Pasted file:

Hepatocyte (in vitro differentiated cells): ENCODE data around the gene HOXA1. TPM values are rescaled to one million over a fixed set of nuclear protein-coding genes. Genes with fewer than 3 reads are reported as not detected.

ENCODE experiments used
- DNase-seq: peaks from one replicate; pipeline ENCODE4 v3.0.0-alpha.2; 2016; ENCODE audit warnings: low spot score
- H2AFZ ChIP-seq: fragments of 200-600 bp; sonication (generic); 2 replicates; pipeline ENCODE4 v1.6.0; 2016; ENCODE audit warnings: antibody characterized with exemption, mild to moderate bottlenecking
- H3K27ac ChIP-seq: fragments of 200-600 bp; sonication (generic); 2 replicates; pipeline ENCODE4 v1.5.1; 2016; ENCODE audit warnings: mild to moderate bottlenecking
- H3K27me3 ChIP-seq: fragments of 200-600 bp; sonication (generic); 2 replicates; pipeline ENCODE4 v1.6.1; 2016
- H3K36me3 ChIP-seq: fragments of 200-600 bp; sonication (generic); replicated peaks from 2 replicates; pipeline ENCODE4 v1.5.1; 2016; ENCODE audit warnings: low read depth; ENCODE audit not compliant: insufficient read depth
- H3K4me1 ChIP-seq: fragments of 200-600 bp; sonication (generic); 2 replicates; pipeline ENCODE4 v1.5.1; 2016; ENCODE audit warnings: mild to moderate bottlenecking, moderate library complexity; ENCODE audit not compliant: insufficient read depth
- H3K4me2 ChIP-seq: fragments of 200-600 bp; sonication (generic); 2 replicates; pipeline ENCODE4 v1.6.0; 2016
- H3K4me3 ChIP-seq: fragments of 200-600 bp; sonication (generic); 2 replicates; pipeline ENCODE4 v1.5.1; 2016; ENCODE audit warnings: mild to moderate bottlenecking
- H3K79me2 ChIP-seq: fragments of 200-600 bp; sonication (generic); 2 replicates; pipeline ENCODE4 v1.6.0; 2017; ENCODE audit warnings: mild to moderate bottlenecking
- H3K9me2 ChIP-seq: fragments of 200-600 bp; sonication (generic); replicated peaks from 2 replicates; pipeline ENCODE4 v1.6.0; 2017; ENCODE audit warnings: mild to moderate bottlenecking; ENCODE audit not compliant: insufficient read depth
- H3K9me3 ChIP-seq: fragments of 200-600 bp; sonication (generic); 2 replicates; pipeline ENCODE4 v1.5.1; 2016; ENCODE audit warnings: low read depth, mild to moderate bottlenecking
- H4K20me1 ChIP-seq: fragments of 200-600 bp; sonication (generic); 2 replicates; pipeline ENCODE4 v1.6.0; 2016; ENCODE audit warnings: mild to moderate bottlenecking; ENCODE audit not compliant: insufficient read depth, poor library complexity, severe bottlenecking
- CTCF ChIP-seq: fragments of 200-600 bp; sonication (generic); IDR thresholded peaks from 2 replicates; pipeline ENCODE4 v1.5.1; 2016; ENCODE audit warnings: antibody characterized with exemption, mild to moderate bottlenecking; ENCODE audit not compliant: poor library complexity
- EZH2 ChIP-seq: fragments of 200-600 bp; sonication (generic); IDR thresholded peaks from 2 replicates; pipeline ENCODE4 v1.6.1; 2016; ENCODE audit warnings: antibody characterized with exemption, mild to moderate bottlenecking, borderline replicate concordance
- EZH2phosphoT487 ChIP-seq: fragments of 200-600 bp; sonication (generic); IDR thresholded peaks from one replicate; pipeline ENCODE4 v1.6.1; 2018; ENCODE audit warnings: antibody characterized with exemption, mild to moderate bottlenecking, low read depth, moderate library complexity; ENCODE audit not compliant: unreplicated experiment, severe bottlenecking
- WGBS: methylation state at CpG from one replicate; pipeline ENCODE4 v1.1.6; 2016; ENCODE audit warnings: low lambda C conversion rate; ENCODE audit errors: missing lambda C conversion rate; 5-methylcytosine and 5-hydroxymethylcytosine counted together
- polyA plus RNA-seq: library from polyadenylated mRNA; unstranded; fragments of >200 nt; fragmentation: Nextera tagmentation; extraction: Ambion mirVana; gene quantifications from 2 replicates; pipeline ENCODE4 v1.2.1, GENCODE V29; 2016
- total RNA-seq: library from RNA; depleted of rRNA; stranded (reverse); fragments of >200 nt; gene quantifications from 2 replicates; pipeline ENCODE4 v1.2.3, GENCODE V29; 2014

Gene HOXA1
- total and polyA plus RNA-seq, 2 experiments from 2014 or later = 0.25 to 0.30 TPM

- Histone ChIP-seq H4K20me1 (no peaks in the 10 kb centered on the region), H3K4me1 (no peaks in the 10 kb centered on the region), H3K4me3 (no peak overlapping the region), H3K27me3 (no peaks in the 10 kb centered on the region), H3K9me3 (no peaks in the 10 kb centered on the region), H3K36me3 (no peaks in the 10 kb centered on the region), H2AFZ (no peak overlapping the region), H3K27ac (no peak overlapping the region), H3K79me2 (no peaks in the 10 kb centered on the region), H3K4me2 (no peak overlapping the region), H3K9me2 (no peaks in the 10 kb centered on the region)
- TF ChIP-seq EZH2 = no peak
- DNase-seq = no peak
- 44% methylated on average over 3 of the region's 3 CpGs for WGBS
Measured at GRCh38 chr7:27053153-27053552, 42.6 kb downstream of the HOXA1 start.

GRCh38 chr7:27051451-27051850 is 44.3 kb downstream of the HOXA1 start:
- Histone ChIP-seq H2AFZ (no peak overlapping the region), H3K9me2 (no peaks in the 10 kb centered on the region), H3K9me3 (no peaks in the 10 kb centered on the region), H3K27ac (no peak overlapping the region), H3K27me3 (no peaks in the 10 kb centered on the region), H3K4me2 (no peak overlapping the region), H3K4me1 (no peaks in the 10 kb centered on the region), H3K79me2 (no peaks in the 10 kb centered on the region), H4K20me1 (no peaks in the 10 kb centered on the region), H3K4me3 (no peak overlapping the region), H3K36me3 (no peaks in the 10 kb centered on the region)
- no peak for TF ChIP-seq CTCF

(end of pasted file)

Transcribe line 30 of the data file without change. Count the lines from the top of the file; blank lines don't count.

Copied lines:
- no peak for TF ChIP-seq CTCF